On the story, I will let my cynicism reign for the time being – I do not expect the writing team to pull off a nuanced or interesting story here. I suspect that leveling stories will be great, because the writers who work on those plots seem to have their shit together, but I expect the overarching expansion narrative to be a fucking trainwreck. This is, for sure, a cynical and defensive reaction to years of being hyped for WoW story to be let down in the end (massively so in several cases), and I would be immensely pleased to be wrong here (please, for the love of god, let me be wrong on this point!) but this is the space in which Blizzard gets 0 benefit of the doubt from me. I will cast one voice of dissent to my own cynicism here – the expansion feels totally new and divorced from what came before, instead of being presented as a serial narrative picking up where Shadowlands left off, and WoW’s best and most notable story elements have often come from this approach, so if that ends up being true of the story to come, it could be good. If it starts with some event in Shadowlands kicking us to the Dragon Isles, then my own glimmer of hope will be snuffed out and I’ll sigh, but for now, I’m going to clutch this small hope tight.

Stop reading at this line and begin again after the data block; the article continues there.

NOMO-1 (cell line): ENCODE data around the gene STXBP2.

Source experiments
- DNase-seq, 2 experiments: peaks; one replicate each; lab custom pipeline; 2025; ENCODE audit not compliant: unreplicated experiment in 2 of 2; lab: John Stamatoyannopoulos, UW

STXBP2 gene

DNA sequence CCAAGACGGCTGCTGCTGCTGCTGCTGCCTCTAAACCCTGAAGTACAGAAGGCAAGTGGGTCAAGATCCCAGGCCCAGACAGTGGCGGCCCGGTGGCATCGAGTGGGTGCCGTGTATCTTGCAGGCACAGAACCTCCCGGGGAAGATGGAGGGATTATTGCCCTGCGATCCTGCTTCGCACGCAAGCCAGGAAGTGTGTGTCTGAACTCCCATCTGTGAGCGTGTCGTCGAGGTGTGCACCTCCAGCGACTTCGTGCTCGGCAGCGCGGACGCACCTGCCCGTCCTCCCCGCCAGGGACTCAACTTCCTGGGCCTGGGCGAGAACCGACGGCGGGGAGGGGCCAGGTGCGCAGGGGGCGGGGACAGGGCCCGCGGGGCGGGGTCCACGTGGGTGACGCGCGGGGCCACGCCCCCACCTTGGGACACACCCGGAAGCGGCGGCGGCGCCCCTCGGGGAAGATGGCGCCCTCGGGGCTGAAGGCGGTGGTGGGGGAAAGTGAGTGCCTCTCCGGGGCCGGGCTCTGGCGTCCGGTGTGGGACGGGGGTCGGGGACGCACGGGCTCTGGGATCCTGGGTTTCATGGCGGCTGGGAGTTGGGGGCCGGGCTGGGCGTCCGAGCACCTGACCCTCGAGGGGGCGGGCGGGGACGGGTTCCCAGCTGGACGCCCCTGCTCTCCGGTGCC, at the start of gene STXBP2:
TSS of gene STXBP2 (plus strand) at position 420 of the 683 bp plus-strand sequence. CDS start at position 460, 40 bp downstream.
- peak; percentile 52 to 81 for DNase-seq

Also, I find it weird that we’re coming back to Azeroth and we still haven’t dealt with the giant fucking sword sticking out of the planet as we rally with the protecting Aspects of Azeroth, like…hello? We gonna do something about that, or…?
Specific Gameplay Changes
Some small and large gameplay details have been noted in the interviews with the team that went out yesterday. PvP gear is set to work as it did in WoD, with a PvP item level across the board on all Conquest gear and the item upgrades only being for PvE use of the same gear, which is good I think – not a WoW PvP guy, so not much I can offer there.
What I can comment on with interest is the changes to Mythic Plus.